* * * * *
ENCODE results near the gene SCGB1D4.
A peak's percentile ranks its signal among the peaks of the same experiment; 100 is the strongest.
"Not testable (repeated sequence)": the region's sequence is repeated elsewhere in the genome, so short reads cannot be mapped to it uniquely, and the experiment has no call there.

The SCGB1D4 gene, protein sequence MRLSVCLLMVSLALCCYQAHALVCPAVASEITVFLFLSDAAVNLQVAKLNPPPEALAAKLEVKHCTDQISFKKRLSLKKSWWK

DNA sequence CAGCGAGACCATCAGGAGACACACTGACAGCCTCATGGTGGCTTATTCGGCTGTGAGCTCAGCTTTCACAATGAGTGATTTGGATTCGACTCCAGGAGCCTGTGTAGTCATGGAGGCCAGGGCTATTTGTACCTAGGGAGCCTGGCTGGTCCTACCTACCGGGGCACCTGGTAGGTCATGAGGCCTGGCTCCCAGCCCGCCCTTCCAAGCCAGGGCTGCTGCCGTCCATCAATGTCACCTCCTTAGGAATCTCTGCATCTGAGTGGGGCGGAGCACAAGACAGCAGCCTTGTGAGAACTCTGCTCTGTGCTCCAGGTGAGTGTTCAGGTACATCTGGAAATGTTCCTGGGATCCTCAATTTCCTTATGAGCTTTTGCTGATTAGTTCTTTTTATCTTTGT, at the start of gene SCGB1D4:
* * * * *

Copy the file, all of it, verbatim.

ENCODE results near the gene SCGB1D4.
A peak's percentile ranks its signal among the peaks of the same experiment; 100 is the strongest.
"Not testable (repeated sequence)": the region's sequence is repeated elsewhere in the genome, so short reads cannot be mapped to it uniquely, and the experiment has no call there.

The SCGB1D4 gene, protein sequence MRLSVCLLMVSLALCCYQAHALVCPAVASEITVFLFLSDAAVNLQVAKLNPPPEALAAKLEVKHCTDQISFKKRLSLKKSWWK

DNA sequence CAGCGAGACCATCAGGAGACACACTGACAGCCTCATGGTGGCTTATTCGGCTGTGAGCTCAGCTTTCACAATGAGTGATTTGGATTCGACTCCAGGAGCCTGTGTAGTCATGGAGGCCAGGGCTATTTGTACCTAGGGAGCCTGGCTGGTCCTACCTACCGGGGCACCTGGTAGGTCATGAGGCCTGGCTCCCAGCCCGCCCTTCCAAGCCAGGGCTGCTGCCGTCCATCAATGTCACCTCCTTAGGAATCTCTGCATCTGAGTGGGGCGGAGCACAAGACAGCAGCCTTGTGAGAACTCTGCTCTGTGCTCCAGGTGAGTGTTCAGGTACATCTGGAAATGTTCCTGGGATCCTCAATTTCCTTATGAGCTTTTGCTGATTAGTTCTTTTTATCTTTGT, at the start of gene SCGB1D4: